Despite recent reports about the growing trend for U.S. companies to outsource their IT jobs offshore, one programmer says Canada will probably not feel much of the impact - as long as developers keep upgrading their skills.
Stamford, Conn.-based Gartner Inc. recently released a report which stated by year-end 2004, one out of every 10 jobs within U.S.-based IT vendors and IT service providers would move to emerging markets - such as India - as would one of every 20 IT jobs within larger companies.
Independent consultant Shaun St. Louis, who is also manager and treasurer of the board for the Ottawa ColdFusion User Group, said he foresees the offshore outsourcing trend affecting U.S. jobs more than Canadian ones, because of the difference between programmer work habits and training in Canada versus those of developers south of the border.
"I find that individual programmers…or IT specialists in the U.S. are very specialized in one category," St. Louis explained.
Canadian programmers and developers, on the other hand, learn a broad range of skill sets and are quicker to adapt to change, according to St. Louis.
Programmers overseas are "sort of a mix between Canada and the U.S." They may have a broad range of skills, but they're "probably zoned in on maybe two of them." The broader range of skills, combined with the ability to abide by a "good set of developing rules," plus salary savings, are likely what would make Indian offshore outsourced workers an attractive option for U.S. companies, St. Louis added.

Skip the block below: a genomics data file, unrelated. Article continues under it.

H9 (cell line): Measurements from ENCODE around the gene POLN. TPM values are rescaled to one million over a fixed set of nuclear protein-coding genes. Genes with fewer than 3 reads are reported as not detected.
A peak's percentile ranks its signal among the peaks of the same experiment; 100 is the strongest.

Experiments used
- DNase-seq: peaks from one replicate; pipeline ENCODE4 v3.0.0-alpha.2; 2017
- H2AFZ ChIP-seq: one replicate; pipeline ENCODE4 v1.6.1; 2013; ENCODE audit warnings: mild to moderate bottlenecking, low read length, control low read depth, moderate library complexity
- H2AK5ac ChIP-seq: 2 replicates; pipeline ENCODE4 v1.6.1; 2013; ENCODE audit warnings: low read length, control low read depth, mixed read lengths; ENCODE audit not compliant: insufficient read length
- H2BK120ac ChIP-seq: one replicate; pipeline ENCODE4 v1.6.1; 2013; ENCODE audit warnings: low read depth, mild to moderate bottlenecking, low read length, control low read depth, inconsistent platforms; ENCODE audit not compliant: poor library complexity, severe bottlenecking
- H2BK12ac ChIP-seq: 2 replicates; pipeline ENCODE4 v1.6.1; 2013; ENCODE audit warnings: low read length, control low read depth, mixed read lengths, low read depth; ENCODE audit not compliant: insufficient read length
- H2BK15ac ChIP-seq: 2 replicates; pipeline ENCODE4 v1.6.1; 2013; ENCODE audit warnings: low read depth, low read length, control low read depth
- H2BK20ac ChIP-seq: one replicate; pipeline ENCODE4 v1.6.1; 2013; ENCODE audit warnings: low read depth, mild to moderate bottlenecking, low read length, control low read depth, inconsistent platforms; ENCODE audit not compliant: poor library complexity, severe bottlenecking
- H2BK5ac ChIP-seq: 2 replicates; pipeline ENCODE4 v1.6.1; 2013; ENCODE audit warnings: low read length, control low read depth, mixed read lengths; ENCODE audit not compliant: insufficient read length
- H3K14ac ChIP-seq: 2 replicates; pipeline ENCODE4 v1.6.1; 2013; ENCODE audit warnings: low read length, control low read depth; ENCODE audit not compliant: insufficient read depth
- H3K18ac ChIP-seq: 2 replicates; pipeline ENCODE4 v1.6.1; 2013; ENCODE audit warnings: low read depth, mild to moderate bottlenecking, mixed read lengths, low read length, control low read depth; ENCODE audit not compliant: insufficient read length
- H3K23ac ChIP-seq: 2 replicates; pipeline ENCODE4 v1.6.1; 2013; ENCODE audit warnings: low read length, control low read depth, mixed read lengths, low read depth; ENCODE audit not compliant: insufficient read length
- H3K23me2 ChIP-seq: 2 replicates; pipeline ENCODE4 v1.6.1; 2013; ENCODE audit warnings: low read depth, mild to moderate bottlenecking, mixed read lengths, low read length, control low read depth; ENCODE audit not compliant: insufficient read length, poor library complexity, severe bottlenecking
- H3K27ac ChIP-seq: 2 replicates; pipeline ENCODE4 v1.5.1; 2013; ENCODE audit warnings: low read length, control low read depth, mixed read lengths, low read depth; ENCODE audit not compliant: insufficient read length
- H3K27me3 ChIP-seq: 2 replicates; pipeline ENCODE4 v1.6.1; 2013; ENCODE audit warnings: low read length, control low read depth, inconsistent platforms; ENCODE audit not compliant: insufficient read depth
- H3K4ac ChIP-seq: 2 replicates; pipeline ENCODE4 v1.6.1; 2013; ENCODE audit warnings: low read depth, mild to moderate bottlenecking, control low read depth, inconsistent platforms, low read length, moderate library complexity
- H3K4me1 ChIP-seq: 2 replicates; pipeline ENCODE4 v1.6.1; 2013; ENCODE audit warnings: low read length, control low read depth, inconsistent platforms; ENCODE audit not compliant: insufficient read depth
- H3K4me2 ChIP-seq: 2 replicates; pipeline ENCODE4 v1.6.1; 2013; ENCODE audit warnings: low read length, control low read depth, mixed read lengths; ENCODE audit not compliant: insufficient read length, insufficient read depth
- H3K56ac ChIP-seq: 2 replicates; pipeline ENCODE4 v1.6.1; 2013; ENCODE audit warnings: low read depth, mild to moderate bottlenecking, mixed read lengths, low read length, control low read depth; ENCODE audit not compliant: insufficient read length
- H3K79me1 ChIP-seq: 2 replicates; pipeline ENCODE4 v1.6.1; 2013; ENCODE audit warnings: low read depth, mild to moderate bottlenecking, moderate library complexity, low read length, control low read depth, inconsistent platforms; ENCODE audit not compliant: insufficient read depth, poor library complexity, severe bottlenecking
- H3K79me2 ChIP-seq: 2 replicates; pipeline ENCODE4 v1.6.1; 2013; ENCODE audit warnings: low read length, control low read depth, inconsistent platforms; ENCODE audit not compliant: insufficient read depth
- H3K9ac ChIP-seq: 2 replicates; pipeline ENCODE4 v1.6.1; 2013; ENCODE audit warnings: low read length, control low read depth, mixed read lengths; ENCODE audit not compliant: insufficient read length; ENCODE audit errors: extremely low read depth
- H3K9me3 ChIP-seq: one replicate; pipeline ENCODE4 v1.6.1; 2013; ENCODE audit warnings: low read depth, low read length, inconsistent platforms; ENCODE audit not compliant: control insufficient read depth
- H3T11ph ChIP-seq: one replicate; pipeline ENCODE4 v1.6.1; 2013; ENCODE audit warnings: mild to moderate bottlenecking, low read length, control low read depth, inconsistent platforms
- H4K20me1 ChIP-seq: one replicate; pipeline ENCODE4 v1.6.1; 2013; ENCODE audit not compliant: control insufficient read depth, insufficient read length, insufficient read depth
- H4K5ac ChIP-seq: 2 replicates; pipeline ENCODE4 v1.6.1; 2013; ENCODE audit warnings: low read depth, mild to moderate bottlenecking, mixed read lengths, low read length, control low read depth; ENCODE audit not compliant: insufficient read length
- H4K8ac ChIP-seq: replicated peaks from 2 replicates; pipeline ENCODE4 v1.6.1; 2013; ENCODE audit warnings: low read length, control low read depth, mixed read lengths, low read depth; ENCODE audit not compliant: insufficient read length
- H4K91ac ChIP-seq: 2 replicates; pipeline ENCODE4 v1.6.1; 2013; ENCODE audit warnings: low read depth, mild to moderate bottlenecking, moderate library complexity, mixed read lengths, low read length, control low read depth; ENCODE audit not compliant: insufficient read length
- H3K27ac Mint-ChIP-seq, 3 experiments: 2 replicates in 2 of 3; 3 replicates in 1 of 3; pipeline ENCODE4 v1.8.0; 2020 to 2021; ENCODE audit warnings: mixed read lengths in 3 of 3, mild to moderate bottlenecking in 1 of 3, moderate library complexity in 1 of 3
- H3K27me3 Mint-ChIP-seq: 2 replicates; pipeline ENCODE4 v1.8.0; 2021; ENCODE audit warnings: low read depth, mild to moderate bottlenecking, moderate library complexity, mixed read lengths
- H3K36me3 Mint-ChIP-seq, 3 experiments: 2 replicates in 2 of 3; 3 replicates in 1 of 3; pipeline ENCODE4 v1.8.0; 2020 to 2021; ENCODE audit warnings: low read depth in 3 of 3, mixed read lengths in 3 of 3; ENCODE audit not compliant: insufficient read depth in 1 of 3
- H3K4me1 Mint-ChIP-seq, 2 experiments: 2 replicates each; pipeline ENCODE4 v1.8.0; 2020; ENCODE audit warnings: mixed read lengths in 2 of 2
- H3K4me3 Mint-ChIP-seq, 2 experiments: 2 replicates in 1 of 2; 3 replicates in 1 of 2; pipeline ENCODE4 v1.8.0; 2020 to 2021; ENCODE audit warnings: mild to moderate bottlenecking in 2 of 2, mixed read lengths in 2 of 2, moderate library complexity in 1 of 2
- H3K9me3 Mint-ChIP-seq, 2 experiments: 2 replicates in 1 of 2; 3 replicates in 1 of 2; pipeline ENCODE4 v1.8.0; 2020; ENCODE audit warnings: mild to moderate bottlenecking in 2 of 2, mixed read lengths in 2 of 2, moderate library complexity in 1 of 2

Programmer education is also different overseas, where students learn older languages such as COBOL, Pascal, and even binary coding. "College or university grads in Canada or the U.S. don't get that - they learn C and C++...and they get a taste of the prettiness of application development, not the hands-down-let's-get-dirty, meat-and-potatoes aspects of development."
Those legacy skills could trigger some competition for Canada, which has been reaping the benefits of "nearshoring" - U.S. companies moving some of their IT operations to Canada, said John McCarthy, group director of research with analyst firm Forrester in Cambridge, Mass.
He said offshore workers have partially made up for the distance by improving product quality through methodologies like Six Sigma, he said.
But Jim Westcott, services analyst at IDC Canada in Toronto, said Canada will still provide a viable nearshoring alternative for U.S. companies that are not comfortable with sending their programming work overseas. "Canada…is more familiar, closer, the culture is similar, and [U.S. companies] still get a price break" - although it won't be as significant as what they'd get in India, he said.
According to Westcott, programmers who don't want their jobs outsourced should develop higher-value skills such as application or project management, and some sales/marketing savvy. These types of IT-related jobs will be more "insulated" from offshore outsourcing because of their face-to-face customer requirements. Acquiring specific vertical industry expertise is also key, he said.